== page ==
Aerospace & Defense
In this section we cover...
We offer A&D enterprises the opportunity to remove complexity across a full range of business processes. By unburdening themselves of back office functions which support their operation but are essentially peripheral to their vision and mission, we give these customers time and efficiency to focus on what they do best. The result is more flexibility and greater efficiency in the face of formidable challenges. Customers in this sector already trust us with their payroll, learning and development, recruitment, and HR administration. When required, we are also positioned to offer A&D customers cross-sector expertise in offshoring services which can deliver advantages including speed to market, back office transformation, on-demand business, improved customer service and cost optimization.
We offer extensive technology capabilities across a variety of industry sectors. In A&D specifically, our Enterprise Solutions team is already helping customers maximize their administrative and operational effectiveness and manage product lifecycles. On the wider stage, our infrastructure team supports customers’ growth with cost effective, scalable and rapidly-deployed solutions. We also design, build and run the software that supports a range of business processing solutions. We embed our intellectual property (IP) to create a solution faster and more cost-effectively than our customers can themselves. Where security is a concern, for example, we can identify potential security risk, manage anti-virus updates, monitor virus controls, intrusion protection and detection, and provide management and support of penetration testing. We can also provide customers with Total IT Outsourcing (ITO) solutions; a single point of supply for an end-to-end managed service.
We are experts in supporting procurement professionals with services including sourcing, spend management, procure to pay (P2P), system management and software solutions. We actively engage with the procurement community across industry sectors and look to provide thought leadership and develop strategies for creating added value procurement.
In July 2012, cuts were announced that will reduce the UK army to about half its size during the Cold War era.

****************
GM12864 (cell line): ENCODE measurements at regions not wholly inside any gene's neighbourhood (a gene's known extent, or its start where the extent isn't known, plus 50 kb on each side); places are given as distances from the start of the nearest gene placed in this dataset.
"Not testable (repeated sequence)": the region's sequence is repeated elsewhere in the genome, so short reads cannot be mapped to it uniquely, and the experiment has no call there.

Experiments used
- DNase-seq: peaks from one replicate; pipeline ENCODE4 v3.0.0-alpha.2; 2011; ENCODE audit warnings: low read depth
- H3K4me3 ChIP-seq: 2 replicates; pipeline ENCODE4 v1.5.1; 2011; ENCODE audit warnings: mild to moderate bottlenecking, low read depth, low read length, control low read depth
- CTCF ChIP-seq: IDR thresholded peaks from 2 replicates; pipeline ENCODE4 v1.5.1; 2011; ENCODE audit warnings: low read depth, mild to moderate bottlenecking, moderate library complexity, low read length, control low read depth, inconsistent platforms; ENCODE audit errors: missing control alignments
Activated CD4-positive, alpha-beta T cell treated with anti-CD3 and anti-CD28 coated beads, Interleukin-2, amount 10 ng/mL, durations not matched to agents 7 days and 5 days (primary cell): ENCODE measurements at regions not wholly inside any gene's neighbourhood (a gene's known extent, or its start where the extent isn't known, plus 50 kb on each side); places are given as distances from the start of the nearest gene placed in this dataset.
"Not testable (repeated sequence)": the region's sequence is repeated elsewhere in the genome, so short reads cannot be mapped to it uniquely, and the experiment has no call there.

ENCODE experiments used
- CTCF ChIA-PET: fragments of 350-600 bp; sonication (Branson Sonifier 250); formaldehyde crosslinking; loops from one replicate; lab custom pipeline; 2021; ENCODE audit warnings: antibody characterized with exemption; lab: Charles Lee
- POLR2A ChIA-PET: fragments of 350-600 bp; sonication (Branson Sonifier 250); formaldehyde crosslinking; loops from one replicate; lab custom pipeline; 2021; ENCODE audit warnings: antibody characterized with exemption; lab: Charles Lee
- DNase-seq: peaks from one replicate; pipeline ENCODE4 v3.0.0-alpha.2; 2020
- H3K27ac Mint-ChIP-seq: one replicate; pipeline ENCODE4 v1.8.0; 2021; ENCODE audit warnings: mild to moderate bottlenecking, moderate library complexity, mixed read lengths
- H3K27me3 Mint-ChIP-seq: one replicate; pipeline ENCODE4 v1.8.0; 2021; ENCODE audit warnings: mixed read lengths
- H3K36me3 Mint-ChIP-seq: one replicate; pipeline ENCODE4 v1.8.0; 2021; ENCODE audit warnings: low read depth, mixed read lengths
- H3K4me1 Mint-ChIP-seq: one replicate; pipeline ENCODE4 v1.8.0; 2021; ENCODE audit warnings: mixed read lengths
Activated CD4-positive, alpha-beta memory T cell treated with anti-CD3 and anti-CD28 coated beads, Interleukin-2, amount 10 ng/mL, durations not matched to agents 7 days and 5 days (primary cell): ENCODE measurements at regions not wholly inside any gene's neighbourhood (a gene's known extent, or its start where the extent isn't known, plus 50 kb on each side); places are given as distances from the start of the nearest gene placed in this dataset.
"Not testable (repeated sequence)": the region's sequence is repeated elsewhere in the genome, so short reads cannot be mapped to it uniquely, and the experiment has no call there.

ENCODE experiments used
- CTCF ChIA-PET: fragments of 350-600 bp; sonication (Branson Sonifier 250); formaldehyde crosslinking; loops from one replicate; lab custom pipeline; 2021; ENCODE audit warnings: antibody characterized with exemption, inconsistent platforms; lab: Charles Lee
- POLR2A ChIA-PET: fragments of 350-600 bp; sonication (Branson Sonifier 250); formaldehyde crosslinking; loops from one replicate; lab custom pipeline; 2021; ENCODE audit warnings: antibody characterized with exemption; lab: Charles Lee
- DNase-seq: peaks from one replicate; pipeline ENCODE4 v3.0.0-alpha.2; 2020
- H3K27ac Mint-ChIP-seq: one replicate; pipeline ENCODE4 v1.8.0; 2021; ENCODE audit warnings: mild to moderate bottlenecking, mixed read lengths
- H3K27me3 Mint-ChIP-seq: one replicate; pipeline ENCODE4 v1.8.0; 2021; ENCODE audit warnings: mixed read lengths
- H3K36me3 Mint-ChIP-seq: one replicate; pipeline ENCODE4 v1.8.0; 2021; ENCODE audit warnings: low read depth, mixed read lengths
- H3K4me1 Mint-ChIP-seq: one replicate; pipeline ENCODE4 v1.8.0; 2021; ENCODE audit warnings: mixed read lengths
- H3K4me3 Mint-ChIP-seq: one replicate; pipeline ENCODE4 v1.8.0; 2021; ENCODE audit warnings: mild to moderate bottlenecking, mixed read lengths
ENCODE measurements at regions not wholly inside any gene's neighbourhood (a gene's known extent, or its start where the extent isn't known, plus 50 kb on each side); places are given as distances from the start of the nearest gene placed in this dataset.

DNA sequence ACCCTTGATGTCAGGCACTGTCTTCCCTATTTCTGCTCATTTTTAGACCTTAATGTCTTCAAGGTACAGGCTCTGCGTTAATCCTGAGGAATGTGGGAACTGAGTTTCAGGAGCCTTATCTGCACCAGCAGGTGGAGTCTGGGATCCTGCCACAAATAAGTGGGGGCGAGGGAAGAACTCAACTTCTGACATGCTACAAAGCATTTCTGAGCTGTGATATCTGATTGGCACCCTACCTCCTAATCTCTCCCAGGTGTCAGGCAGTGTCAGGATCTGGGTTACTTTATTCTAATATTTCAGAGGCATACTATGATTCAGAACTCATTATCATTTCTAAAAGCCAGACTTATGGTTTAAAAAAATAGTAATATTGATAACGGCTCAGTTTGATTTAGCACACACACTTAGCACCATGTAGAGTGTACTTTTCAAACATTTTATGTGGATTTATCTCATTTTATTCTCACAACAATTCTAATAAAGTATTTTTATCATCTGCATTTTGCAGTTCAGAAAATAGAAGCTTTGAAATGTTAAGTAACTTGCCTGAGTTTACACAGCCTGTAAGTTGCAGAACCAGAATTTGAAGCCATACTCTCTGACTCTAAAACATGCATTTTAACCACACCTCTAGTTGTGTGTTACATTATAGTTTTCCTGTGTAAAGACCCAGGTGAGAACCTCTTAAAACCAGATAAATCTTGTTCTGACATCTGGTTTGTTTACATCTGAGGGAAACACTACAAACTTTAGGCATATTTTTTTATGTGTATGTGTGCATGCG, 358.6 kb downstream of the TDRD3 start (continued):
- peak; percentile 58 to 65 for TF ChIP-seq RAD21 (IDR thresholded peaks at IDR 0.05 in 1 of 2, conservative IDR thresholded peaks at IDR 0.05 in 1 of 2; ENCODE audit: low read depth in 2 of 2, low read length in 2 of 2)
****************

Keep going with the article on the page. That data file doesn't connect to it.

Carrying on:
17 major units totaling 20,000 regular soldiers are planned to go by 2020, with a further two rounds of redundancy scheduled for the remainder of 2012.1
With government being the major defense customer in most developed economies, the scale of these cuts in UK forces is symptomatic of the continuing challenges the defense sector faces in a down economy.
As Deloitte reports, based on mid-year 2012 financial results, defense companies in the top 20 global aerospace and defense (A&D) companies, experienced a decline in their global revenues of $1.3 billion, or a 1 per cent decrease, after a 3.3 per cent decline in 2011. Even the United States – traditionally the world’s largest defense market – has remained flat as the Department of Defense (DOD) reins in spending and the Secretary of Defense proposes another $78 billion in weapons systems and force structure cuts.2
For a contrasting scene, we must look east.
Led by China, military spending in Asian countries continues to rise and, as the International Institute for Strategic Studies reports, is likely to outstrip Europe this year for the first time in history. Asian countries as a whole increased their defense budget by more than 3% in real terms last year whilst China increased its share of total military expenditure on weapons in the region to more than 30%. Official Chinese military spending totaled nearly $90bn last year, more than two-and-a-half times the 2001 level.3
Amongst other Asian countries, regional rivalries over trade routes, fishing stocks and mineral deposits are driving a significant expansion of maritime forces and other military assets.
Japan has announced its intention to acquire F-35s, whilst India has tested a long-range missile capable of striking China. India bought a Russian-built nuclear submarine at the start of 2012 and has two locally built aircraft carriers scheduled to enter service in 2013 and 2014. South Korea last year began construction on a $970-million naval base for 20 warships, including submarines.4
With developments like these, the A&D sector provides a barometer for a world in which shifting political landscapes and an age of austerity are changing many of the old certainties.